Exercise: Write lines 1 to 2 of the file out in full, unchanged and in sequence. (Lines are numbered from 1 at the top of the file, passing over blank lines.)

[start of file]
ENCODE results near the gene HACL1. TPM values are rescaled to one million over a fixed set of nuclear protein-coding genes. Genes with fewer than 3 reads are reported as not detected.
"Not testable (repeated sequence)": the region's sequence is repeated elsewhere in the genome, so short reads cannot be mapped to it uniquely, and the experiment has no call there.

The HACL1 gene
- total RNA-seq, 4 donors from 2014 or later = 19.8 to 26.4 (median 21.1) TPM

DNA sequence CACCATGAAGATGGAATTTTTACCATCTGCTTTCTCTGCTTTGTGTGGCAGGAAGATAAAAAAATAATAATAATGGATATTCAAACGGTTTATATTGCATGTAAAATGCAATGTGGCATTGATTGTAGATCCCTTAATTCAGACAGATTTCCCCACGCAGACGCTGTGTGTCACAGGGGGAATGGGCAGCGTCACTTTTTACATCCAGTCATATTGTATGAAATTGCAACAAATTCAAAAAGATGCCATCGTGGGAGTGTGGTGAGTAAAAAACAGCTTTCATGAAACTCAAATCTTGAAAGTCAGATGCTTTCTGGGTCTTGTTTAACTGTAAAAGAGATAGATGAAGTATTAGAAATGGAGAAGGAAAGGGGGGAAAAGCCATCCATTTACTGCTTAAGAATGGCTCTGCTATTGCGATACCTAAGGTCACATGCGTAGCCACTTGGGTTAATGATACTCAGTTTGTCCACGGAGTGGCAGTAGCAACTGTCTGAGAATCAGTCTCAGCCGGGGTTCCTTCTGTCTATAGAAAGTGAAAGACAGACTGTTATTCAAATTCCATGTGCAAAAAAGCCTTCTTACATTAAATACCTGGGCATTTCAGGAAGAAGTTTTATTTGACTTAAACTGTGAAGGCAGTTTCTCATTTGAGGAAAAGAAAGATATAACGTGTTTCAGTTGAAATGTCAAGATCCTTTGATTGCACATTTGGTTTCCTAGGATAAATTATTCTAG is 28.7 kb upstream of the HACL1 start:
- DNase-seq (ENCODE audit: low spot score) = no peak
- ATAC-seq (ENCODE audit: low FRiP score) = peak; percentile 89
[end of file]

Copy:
ENCODE results near the gene HACL1. TPM values are rescaled to one million over a fixed set of nuclear protein-coding genes. Genes with fewer than 3 reads are reported as not detected.
"Not testable (repeated sequence)": the region's sequence is repeated elsewhere in the genome, so short reads cannot be mapped to it uniquely, and the experiment has no call there.